We continued over the rocks just prior to tree line and enjoyed stepping out on the ledges to catch views of the summit and the land before us. It was breathtaking as always. I paused on one particular out cropping and thought about how far I had come and with Isis sitting next to me; I raised my hands up and took it all in. The wind was starting to pick up as we were more exposed and then it happened, we broke tree line. I was faced with something that resembled Franconia Ridge, the Presidentials, and the Bonds all in one. I was practically skipping, I was so happy. It seemed that I had the mountain to myself considering I had started so early in the morning. Walking up the ridge to the summit (chin) was freeing as I looked all around me at the land that stretched out. There was no place I would rather be. We stopped for a break and I looked ahead of me. The peak seemed to loom over us and I was thinking about my trips up Adams and how that peak seemed to do the same thing from the Airline Trail. I think at that point I heard the Presidentials calling me back.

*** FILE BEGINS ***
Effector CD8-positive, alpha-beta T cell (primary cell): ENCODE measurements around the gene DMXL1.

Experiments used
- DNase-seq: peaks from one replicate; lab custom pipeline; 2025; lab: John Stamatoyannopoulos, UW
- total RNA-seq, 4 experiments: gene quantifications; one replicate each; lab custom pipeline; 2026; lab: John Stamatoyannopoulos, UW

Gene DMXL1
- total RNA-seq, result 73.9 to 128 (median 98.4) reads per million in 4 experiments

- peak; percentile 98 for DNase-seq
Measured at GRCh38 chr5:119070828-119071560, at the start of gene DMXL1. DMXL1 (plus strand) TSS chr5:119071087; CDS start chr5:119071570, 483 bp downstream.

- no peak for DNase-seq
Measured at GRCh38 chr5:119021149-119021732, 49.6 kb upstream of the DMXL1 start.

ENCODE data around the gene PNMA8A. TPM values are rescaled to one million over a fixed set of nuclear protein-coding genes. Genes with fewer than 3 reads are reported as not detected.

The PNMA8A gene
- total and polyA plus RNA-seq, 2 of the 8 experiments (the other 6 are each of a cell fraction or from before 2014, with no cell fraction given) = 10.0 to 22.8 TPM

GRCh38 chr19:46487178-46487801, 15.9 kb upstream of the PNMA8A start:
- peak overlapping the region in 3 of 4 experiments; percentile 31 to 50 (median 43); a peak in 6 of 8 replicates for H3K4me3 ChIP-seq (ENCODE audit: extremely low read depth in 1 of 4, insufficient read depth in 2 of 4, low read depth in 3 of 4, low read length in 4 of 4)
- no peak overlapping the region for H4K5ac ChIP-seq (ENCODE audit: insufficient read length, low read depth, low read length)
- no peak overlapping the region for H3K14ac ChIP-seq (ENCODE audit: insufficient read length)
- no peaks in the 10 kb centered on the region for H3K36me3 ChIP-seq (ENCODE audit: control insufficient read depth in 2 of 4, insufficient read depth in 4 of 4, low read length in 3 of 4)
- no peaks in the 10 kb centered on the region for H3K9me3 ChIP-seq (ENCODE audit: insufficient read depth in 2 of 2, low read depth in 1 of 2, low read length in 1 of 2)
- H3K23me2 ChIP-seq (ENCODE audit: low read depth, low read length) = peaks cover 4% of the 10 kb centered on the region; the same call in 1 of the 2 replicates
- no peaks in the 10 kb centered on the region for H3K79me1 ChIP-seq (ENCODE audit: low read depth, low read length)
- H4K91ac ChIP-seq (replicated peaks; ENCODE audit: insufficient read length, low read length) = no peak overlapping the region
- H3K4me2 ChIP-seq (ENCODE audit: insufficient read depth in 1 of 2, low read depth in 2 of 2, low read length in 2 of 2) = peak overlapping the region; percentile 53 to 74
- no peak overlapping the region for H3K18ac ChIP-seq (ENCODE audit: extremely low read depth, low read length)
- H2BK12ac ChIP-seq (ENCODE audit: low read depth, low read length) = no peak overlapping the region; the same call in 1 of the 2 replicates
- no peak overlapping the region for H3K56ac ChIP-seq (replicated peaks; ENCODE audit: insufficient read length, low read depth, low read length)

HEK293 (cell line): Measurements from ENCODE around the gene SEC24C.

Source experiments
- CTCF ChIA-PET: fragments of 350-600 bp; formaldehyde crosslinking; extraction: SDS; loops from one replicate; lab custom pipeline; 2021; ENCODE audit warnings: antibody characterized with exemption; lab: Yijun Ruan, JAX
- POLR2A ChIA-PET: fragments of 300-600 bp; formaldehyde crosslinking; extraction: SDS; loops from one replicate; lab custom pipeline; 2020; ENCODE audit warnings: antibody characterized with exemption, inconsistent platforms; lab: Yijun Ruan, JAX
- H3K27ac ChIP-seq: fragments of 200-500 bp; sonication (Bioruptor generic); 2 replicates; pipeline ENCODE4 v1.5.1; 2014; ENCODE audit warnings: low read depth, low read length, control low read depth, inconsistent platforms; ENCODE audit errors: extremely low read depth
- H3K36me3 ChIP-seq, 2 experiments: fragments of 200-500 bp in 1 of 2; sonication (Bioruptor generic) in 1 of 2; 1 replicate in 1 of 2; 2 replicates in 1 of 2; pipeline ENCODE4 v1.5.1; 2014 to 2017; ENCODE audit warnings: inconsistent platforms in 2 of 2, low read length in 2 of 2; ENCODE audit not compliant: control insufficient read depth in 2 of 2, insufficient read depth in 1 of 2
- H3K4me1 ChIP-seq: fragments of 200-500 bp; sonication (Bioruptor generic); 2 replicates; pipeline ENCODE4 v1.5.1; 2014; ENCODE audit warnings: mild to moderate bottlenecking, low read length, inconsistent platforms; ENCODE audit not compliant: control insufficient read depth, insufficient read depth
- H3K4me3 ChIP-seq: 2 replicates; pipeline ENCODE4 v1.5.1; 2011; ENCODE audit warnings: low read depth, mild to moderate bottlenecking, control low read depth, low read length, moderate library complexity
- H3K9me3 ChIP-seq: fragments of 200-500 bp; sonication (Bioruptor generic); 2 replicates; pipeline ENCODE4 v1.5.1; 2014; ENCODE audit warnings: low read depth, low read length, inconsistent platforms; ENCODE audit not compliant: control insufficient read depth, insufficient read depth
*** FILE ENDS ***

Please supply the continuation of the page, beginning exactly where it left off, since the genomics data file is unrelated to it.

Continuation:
Isis and I made it to the junction for the Chin in no time and she began barking and growling at the grasses as they moved in the breeze. Maybe there was something in them but only she could tell. We walked the board walks and rounded some rocks to pop out at the summit where two people were also enjoying the view. They asked if I had just taken the dog for a walk and took a wrong turn jokingly and I laughed to say yes, all the way from Jaffrey New Hampshire. A nice father and teenage daughter spending some time together hiking a mountain and in my mind there was no better way to bond. We talked for a while about different adventures and of course Isis stole the show being so cute and little. Pictures were snapped and I bid them farewell. Isis and I hung out at the summit to have something to eat and send off word that we had reached the summit well before afternoon and we would explore the ridge next.